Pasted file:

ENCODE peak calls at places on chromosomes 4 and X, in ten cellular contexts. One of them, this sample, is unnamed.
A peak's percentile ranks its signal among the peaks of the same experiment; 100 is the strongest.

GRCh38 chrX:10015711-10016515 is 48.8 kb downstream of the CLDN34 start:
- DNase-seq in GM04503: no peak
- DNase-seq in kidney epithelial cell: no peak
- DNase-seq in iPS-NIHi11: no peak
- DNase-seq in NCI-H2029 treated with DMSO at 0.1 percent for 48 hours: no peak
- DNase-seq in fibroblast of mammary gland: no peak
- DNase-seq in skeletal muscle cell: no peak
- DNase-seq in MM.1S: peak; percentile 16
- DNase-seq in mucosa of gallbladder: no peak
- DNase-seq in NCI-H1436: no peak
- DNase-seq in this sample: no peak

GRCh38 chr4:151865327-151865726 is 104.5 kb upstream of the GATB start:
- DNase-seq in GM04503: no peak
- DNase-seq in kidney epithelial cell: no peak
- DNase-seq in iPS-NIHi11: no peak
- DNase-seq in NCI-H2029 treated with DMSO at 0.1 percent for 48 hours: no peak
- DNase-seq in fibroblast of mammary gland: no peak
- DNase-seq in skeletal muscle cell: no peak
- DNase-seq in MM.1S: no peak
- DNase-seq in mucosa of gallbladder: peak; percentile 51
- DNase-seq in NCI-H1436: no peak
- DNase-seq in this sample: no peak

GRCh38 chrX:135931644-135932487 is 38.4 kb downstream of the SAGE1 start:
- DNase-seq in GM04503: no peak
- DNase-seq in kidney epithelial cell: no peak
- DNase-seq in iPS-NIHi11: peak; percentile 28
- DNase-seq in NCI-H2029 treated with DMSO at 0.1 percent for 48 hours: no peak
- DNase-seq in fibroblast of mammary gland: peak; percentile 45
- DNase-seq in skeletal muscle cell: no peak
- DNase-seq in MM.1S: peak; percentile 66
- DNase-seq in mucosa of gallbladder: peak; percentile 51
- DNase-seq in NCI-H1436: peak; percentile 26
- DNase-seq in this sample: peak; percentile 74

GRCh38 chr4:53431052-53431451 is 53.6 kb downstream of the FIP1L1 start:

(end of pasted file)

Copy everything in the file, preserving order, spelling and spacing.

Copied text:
ENCODE peak calls at places on chromosomes 4 and X, in ten cellular contexts. One of them, this sample, is unnamed.
A peak's percentile ranks its signal among the peaks of the same experiment; 100 is the strongest.

GRCh38 chrX:10015711-10016515 is 48.8 kb downstream of the CLDN34 start:
- DNase-seq in GM04503: no peak
- DNase-seq in kidney epithelial cell: no peak
- DNase-seq in iPS-NIHi11: no peak
- DNase-seq in NCI-H2029 treated with DMSO at 0.1 percent for 48 hours: no peak
- DNase-seq in fibroblast of mammary gland: no peak
- DNase-seq in skeletal muscle cell: no peak
- DNase-seq in MM.1S: peak; percentile 16
- DNase-seq in mucosa of gallbladder: no peak
- DNase-seq in NCI-H1436: no peak
- DNase-seq in this sample: no peak

GRCh38 chr4:151865327-151865726 is 104.5 kb upstream of the GATB start:
- DNase-seq in GM04503: no peak
- DNase-seq in kidney epithelial cell: no peak
- DNase-seq in iPS-NIHi11: no peak
- DNase-seq in NCI-H2029 treated with DMSO at 0.1 percent for 48 hours: no peak
- DNase-seq in fibroblast of mammary gland: no peak
- DNase-seq in skeletal muscle cell: no peak
- DNase-seq in MM.1S: no peak
- DNase-seq in mucosa of gallbladder: peak; percentile 51
- DNase-seq in NCI-H1436: no peak
- DNase-seq in this sample: no peak

GRCh38 chrX:135931644-135932487 is 38.4 kb downstream of the SAGE1 start:
- DNase-seq in GM04503: no peak
- DNase-seq in kidney epithelial cell: no peak
- DNase-seq in iPS-NIHi11: peak; percentile 28
- DNase-seq in NCI-H2029 treated with DMSO at 0.1 percent for 48 hours: no peak
- DNase-seq in fibroblast of mammary gland: peak; percentile 45
- DNase-seq in skeletal muscle cell: no peak
- DNase-seq in MM.1S: peak; percentile 66
- DNase-seq in mucosa of gallbladder: peak; percentile 51
- DNase-seq in NCI-H1436: peak; percentile 26
- DNase-seq in this sample: peak; percentile 74

GRCh38 chr4:53431052-53431451 is 53.6 kb downstream of the FIP1L1 start: